While everyone is aware that we are having an election in November, some may not be aware of the importance of the races on the ballot beyond those for President, US Senate, Congress, Governor and Lt. Governor, and other statewide races.
Those other races are also important; yet some voters may go to the polls without knowing much about the candidates. We believe it's important to know more about for whom you are voting than to which political party they belong.
Voters in Lincoln County will be also be choosing three County Commissioners and four members of the Lincoln County Board of Education. Those who live in Lincolnton will be voting in two City Council races.
The Lincoln Herald had intended to have a Meet the Candidates event at the Lincoln Cultural Center in early October, but the COVID-19 pandemic has made that unreasonable; so we've decided to do our best to acquaint our readers with those running for the other offices about whome you won't be seeing tv commercials.
Three of the four people running for the School Board are incumbents, but each of them has two--and in one case three--opponents. The candidate who gets the most votes will be elected in each race--whether or not their total is a majority.
The School Board election is always important. The schools portion of the total County Budget is the largest of any departmental allocation. This year, the new board (they take office in December) is likely to make the decision on who will be the Superintendent of Lincoln County Schools. Dr. Lory Morrow is retiring in October and while Dr. Aaron Allen will become the interim superintendent, the new board will likely decide whether he should keep that post or hire someone else. The four seats up for election are a majority of the seven-member board.
The Lincoln Herald asked all of the candidates to provide us information about themselves, why they decided to run, what they hope to accomplish. The information about each candidate was provided by them at our request.
Having lived in Lincoln County for my entire life, it is a #1 priority to take an active role in my community and schools. I am immensely passionate about education which is consistent with my professional life. The pandemic has brought about a tremendous challenge. Parents became educators using what knowledge they had. As a school board member, we need a contingency plan that partners with teachers and parents for educational challenges. We need to have technology available as we build such a plan. Teaching becomes a partnership with parents and teachers. It is an opportunity to embrace the change by welcoming technology and a new collaboration – teachers, parents, and administrators. Education is not the same.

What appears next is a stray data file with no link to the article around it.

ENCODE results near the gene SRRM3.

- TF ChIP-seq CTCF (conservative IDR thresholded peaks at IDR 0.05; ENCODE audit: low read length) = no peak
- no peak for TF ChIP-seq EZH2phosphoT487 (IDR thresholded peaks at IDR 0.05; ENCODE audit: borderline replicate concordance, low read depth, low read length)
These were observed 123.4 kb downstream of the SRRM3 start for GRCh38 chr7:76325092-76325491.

Debra Curry Williams was raised in the Denver, Iron Station areas of Lincoln County. She is a graduate from East Lincoln High School. She is married to Darrell; and they have two sons. Both attended Lincoln County Schools. She has a Bachelor’s in Business Administration, obtained from Belmont Abbey College; an MBA from the University of Phoenix; and an MSE from Kaplan University. She has previously served on the Lincoln County Apple Festival Board for over 10 years. Additionally, she was the NAACP President for three years. Debra remains highly active her community – Black History programs, Juneteenth virtual program and encouraging the youth to become valuable citizens. She is an Associate Minister at Providence Missionary Baptist Church, where she is also the Youth Director.
- Wells Fargo, Business Risk & Control Sr. Associate (2014 – Present)
- Synchrony Financial, Surveillance Manager (2014 - 2019)
- Bank of America, Reporting & Governance Senior Analyst (2006-2013)
- MSE, Kaplan University (2010)
- MBA, University of Phoenix (2006)
- Bachelor's, Belmont Abbey College (2002)
- High School Diploma, East Lincoln High School (1979)